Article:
Title

International postgraduate student experience: How can we enhance transition management?

Document Type

Conference Proceeding

Publisher

Edith Cowan University

Faculty

Computing, Health and Science

School

Computing, Health and Science

RAS ID

4040

Comments

This article was originally published as: Singh, S. , & Armstrong, L. (2006). International postgraduate student experience: how can we enhance transition management?. Proceedings of EDU-COM International Conference,Engagement and Empowerment: New Opportunities for Growth in Higher Education. (pp. 460-472). Nong Khai, Thailand. Edith Cowan University. Original article available here

Abstract

Within the broad scope of literature addressing the issue of student experience very limited attention has been given to examining the particular issues impacting international students. This paper draws attention to transition as an aspect impacting the international postgraduate (IP) student experience within a School of Computer and Information Science with a high proportion of IP students (65-75%). Literature relating to both, first year experience and international onshore education provided a frame of reference for a pilot survey (N=58) investigating student perceptions and attitudes on choice of study destination; academic orientation, application and coping; future orientation; social integration and belonging; university structures and processes; peer engagement, and course satisfaction. This paper discusses the issues of academic and social integration. While the findings suggest a positive overall IP student experience, critical areas for improvement in transitional support were identified to. enhance both academic and social integration. The recommended transition strategies include implementation of course specific academic orientation programmes, integration of academic, research and generic skills development into the curriculum, provision of. English language development resources, initiatives to raise staff awareness and promote cross cultural sensitivity within the teaching and learning environment, and incorporation of a range of ongoing social activities to promote staff-student and student-student interaction, communication and belonging.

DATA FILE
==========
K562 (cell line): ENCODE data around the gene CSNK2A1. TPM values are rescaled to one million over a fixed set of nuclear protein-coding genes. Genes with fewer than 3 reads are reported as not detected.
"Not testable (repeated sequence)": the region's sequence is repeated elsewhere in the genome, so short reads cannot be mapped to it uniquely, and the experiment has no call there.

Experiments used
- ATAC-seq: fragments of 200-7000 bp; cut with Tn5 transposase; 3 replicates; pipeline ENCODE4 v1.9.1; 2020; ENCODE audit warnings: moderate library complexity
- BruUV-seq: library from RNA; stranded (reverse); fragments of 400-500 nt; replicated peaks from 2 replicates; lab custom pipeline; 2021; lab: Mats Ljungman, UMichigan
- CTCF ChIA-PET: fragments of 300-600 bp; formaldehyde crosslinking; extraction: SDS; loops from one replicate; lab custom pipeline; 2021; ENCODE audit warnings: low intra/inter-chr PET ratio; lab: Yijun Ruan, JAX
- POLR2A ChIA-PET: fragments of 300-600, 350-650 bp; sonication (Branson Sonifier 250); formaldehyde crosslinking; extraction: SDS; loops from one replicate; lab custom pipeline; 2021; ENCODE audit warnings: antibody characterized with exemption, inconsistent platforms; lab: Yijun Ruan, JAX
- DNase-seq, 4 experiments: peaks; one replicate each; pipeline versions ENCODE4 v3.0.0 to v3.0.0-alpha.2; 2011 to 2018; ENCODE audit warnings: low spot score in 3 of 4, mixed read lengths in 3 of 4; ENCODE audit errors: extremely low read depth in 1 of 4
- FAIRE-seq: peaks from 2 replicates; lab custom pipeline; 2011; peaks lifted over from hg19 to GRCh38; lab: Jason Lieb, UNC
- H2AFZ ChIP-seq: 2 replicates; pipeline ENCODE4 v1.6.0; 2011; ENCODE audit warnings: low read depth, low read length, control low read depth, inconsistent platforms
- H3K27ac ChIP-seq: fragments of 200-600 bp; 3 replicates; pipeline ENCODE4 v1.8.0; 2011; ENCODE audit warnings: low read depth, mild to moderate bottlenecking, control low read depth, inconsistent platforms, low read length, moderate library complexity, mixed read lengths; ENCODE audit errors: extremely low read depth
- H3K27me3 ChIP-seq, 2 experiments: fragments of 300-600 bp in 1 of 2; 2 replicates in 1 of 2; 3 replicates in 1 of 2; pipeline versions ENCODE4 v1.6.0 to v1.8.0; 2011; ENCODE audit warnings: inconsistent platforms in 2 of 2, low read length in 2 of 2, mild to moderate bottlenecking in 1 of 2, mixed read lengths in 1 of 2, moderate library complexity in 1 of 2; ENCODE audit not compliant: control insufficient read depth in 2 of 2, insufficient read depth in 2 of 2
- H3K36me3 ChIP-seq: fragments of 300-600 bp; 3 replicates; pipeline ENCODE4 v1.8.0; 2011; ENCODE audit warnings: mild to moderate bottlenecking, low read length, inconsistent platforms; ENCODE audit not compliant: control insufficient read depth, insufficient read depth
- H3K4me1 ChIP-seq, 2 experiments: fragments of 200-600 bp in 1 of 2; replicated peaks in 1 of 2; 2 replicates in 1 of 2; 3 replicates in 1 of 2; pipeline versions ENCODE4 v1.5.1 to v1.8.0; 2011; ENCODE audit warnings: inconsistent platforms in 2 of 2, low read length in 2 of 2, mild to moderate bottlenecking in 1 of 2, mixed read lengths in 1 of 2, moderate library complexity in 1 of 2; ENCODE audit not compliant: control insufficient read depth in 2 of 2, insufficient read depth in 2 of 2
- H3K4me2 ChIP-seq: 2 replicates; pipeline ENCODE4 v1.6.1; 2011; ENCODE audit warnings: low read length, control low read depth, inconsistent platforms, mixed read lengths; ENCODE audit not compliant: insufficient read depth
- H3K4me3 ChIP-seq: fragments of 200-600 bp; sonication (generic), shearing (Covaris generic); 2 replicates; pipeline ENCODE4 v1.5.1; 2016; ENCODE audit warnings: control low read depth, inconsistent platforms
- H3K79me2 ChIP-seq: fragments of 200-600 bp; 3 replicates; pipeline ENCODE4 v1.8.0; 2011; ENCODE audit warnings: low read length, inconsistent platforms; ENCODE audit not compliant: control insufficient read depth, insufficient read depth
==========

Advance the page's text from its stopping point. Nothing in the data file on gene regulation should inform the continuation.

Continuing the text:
Access Rights

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